Mining giant BHP has conceded the entire industry needs to put significant work into rebuilding trust with Aboriginal land owners after an investor revolt at rival company Rio Tinto sparked by its destruction of ancient sites.
BHP, which like Rio has major iron ore operations in Western Australia’s Pilbara region, gave evidence to federal parliament’s Northern Australia Committee on Thursday.
The committee is investigating Rio’s blasting of the 46,000-year-old Juukan Gorge rock shelters which has led to significant backlash and prompted the resignation of CEO Jean-Sebastien Jacques and two other executives.
BHP has announced it will not act on any existing Section 18 approvals for disruption of Aboriginal sites without extensive consultation with traditional owners.
Earlier this year, WA’s government granted BHP approval to blast 40 significant Indigenous sites to expand its $4.5 billion South Flank iron ore project.
BHP has since established a heritage advisory council allowing senior BHP staff to consult directly with representatives of the traditional owners, the Banjima people.
The company’s president of minerals in Australia, Edgar Basto, told the inquiry BHP had access to an independent area on Banjima country with 11 million tonnes of high-grade iron ore which it had chosen not to disturb.
“We haven’t touched that,” Mr Basto said.
“If there are issues that are difficult to resolve, what we have seen in the past is that if there is good communication and a good culture of respect between the parties, we can sort out these problems.”
In its submission to the inquiry, the Banjima Native Title Aboriginal Corporation said it was disturbed by “gag orders” placed on traditional owners as part of their agreements which preventing them from publicly raising concerns.
Mr Basto said BHP had no intention of gagging traditional owners and had communicated that it would not enforce any clauses to that effect.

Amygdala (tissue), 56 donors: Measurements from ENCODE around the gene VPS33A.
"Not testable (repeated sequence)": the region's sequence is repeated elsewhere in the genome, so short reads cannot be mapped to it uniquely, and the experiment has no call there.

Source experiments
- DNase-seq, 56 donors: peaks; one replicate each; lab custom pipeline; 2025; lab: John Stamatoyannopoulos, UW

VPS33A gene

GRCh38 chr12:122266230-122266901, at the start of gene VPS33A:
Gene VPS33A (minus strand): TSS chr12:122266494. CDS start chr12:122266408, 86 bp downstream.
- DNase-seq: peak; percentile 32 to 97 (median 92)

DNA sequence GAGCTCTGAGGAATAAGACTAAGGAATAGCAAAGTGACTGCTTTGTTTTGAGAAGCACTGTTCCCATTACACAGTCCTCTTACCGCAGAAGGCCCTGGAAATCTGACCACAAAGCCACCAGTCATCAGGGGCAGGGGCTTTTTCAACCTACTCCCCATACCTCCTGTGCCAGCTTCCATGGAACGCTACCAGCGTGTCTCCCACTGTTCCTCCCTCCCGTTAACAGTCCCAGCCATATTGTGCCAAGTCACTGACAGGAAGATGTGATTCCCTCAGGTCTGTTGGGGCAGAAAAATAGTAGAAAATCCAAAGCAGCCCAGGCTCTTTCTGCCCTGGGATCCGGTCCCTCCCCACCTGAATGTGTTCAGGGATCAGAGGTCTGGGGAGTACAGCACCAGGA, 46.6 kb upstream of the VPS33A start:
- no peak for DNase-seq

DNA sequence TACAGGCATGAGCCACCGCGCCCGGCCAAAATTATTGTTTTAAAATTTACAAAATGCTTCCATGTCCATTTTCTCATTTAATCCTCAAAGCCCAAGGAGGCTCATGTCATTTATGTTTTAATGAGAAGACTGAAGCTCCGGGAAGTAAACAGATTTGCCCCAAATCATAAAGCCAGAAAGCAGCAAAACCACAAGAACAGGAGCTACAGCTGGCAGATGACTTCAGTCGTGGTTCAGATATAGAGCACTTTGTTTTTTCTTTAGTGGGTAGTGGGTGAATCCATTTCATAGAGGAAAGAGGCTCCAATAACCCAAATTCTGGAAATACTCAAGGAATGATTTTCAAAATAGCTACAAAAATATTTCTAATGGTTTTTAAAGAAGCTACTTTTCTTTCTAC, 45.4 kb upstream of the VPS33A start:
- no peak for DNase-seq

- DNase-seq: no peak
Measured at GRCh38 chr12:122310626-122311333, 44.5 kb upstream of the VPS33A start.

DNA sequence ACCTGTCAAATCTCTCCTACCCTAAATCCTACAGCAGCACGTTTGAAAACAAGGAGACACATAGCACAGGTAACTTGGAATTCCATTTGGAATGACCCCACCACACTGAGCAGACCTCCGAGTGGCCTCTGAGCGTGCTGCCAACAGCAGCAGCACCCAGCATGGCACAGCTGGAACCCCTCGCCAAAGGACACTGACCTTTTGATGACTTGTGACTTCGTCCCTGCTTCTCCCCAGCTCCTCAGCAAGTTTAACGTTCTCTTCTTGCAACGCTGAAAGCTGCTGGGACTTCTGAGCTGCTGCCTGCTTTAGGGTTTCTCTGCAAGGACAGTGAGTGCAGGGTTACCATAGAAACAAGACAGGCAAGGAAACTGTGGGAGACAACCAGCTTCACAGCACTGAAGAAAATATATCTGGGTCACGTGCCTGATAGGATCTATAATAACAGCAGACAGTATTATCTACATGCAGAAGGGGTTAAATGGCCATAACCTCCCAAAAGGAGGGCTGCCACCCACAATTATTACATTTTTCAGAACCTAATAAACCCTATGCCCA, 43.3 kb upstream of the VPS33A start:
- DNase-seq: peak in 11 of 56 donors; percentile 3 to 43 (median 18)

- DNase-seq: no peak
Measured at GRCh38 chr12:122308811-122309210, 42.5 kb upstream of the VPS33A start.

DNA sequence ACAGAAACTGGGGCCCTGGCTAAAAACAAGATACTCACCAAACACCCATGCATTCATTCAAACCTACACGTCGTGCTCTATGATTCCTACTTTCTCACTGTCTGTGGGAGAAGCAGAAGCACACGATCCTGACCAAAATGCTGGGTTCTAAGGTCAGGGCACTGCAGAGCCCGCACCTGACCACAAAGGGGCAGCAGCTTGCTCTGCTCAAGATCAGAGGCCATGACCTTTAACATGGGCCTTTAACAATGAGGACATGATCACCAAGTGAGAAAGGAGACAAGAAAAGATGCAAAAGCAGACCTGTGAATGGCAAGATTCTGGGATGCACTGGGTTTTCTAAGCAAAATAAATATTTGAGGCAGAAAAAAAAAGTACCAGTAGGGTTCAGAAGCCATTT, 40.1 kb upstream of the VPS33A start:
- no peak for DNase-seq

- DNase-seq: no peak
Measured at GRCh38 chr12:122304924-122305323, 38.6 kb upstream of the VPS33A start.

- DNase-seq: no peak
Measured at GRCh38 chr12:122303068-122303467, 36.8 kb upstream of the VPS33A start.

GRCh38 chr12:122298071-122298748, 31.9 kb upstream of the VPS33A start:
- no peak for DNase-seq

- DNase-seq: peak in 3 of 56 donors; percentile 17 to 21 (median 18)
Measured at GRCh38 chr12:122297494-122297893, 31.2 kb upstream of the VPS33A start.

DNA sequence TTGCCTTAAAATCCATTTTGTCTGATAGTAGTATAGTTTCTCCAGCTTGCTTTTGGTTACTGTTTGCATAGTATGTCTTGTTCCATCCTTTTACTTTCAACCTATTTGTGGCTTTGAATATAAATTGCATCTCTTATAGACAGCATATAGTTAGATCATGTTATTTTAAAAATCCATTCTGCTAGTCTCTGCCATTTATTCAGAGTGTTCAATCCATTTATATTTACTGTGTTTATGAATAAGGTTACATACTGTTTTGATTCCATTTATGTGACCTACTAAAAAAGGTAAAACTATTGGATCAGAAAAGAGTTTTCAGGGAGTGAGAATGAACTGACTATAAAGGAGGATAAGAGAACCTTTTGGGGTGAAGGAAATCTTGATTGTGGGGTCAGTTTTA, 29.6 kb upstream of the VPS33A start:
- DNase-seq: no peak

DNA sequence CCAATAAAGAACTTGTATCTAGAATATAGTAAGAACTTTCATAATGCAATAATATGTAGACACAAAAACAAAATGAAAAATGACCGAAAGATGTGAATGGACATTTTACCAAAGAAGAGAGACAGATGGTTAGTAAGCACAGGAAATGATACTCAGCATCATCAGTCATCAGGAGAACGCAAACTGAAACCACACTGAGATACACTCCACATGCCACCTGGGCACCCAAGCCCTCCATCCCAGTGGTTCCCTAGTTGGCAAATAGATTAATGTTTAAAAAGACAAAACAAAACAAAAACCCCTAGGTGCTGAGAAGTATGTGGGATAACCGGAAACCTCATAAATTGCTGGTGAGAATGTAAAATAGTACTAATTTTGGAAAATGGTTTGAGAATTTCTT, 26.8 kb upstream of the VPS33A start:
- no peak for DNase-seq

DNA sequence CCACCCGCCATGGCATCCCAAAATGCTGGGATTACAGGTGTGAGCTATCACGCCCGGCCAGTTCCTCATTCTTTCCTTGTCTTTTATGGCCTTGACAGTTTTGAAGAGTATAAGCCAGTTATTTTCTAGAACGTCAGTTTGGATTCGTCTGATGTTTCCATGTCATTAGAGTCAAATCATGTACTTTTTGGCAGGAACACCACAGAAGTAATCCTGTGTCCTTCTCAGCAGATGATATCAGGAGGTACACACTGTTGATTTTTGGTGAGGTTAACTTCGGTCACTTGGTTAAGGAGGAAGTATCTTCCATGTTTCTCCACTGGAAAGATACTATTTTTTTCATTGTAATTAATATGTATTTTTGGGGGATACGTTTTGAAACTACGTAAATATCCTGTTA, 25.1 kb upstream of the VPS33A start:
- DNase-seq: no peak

He said BHP prided itself on its engagement with Aboriginal people, but the industry as a whole needed to rebuild trust.
Kimberley Land Council chief executive Nolan Hunter said traditional owners should have the right to veto destruction of significant sites.
“There is something not quite right if there is more regard to protection of things (like heritage-listed buildings) that are a couple of hundred years old under the legislative framework … than sites that are thousands of years old,” he said.
The traditional owners of the Juukan Gorge sites, the Puutu Kunti Kurrama and Pinikura people, have urged the committee to visit the sites and see the full impact of the destruction.
WA’s COVID-19 travel restrictions have prevented that from happening.
Oil and gas giant Woodside will front the inquiry on Monday and it’s expected Rio executives will be recalled at a later date.
Rio had approval for the Juukan blast but did not tell traditional owners it had examined options for expanding its mine that did not involve damaging the rock shelters.
Experts had assigned the sites the highest archaeological significance in Australia.